They all had that intangible creative anxiousness. Awkward offstage and on fire when on. Many of us made up the scenes that these talents emerged from. All of us working with some blend of talent and passion and trying our best to keep up, to fit in, to raise the bar, to maybe catch a break and ride along up the ladder. Some of us felt street was a creative end in itself. We were part of a scene that peeled back one more layer of uptightness that had been the hallmark of the previous decade. More tomorrow…
Street Theater as Social Justice Cupcake Fundraiser
Join us won’t you!!!!
The early days of street theater in San Francisco is part of a collection of photographs and essays I am putting together about the geographically more ambitious topic of busking across the entirety of North America.
The thirty minute performance was boilerplate. An act started at the top of the hour, shows were thirty on and thirty off, noon to night, seven days a week year in and year out. Social commentary remained coin of the comedy realm but the sharp political observations of the first wave acts faded and changed with the times and all but ended. Costumes had to be neat and clean and so did the street performer’s material. You work edgy out on the street but not on the wharfs best stages. A street act needed to draw a crowd, get a laugh and after the show send the audience away happier than when they had arrived. From the get-go the city center shopping districts designed to attract tourists arrived out of the box and joined at the hip merchandising T-shirts, postcards and this new age repackaged variety show entertainment. This structure prevailed for two decades plus until the audience slipped from the grasp of the street performers hold on their imagination. Like the audience the street performer had to move on.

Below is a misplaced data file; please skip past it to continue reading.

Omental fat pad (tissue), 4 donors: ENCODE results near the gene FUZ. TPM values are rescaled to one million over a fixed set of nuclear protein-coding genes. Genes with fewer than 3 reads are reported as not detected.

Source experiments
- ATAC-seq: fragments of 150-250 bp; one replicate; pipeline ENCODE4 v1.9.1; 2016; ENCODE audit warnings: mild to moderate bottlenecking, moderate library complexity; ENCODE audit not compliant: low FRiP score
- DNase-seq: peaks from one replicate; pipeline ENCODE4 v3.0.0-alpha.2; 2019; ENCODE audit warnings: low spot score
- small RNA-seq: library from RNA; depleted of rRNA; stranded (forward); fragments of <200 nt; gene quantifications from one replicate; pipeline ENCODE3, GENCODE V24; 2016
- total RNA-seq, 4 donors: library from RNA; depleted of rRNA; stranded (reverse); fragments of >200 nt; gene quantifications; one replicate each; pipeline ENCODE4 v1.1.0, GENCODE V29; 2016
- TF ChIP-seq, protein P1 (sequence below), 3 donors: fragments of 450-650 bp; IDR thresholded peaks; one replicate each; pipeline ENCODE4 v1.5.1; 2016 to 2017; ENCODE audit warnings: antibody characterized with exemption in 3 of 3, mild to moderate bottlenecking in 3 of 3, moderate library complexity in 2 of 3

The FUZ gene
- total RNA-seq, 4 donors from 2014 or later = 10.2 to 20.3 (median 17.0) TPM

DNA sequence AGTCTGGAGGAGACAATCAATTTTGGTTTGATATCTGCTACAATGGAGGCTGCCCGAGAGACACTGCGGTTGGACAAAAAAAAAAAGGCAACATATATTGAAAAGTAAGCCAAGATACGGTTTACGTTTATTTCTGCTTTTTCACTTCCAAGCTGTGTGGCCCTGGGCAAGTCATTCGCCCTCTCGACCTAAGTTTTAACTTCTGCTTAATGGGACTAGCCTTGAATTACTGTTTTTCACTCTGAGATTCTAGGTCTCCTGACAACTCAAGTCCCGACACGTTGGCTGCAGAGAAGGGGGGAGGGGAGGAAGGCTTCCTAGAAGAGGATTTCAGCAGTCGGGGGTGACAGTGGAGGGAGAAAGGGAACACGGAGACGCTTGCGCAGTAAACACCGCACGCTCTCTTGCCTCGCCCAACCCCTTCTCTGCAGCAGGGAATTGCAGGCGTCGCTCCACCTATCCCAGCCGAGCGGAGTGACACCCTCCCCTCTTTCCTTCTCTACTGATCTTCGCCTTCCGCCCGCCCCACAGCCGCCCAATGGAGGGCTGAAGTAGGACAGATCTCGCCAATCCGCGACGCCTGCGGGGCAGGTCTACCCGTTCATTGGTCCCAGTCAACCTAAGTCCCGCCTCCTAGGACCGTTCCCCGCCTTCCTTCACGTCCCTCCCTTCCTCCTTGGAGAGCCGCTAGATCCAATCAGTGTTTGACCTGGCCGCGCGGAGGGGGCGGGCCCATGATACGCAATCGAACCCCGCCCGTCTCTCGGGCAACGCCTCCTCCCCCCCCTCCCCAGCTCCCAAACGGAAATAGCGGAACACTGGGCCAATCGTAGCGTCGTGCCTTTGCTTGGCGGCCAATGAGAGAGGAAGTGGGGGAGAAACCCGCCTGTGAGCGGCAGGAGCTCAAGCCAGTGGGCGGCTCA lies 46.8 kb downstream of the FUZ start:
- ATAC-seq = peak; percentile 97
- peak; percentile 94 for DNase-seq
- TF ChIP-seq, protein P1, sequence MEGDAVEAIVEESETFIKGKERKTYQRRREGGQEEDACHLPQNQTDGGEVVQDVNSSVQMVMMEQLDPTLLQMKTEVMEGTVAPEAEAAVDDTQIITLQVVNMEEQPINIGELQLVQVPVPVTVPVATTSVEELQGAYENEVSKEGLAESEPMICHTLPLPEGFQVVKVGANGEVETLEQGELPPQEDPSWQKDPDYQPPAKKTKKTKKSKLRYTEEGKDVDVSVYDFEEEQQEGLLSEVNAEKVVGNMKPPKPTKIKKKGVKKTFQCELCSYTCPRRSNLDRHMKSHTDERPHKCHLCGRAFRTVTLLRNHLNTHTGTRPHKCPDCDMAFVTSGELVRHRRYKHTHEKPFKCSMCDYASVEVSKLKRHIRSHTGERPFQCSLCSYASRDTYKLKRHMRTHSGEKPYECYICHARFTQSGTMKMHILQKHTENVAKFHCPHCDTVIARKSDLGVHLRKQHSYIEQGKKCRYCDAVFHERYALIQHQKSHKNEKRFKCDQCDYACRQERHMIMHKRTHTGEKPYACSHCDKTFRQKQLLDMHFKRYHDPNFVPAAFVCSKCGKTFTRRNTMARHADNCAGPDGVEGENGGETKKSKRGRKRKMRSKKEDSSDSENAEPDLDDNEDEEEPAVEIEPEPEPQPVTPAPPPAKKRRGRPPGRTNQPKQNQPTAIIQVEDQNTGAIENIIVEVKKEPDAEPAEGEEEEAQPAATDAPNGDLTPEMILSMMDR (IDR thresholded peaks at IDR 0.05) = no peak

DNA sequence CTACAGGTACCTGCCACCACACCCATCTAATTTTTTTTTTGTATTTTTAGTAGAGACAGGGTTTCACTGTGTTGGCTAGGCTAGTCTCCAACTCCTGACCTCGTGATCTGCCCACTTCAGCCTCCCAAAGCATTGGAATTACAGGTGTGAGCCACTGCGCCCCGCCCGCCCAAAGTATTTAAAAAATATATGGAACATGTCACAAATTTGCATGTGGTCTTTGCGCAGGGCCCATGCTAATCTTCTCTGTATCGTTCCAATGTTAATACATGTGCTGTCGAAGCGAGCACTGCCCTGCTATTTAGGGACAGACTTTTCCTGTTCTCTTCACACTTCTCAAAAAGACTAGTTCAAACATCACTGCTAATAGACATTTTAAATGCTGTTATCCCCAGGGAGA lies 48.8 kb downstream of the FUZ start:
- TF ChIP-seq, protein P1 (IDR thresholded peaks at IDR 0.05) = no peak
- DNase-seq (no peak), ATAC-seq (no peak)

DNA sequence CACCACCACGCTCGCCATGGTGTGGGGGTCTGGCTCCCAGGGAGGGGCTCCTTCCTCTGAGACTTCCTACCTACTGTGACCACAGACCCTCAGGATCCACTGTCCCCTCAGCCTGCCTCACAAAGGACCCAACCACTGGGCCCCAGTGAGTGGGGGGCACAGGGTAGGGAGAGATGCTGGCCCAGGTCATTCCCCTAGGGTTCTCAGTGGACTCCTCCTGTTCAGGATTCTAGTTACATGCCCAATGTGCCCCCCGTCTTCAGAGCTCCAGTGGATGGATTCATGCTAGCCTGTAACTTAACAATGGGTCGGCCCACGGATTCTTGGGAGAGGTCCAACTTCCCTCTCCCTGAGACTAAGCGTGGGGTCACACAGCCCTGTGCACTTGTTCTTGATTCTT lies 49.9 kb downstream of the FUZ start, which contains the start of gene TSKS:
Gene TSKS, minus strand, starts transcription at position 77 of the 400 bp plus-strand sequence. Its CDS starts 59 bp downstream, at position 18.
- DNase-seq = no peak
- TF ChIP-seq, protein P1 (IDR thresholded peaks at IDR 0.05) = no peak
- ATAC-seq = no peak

Street hasn’t died so much as had to adapt and add more reliable venues. There remain an endless supply of people and places where this style of show remains viable. We are fortunate, we are mobile, we can go to where we can find our audiences.We are an emotional timeless siren song. The best of what street performing represents is something all of us feel being threatened when the lawless grip of authoritarian power presses in upon our democracy. We are not some cyber ops, black ops, disinformation gadget. We are a reflection of our communities passion for peace, environmental justice and social progress. That’s why I made this work a career.
City Center’s Beating Heart Edmonton, Alberta 2014
See a show, buy a book, come on back. I’ll be here…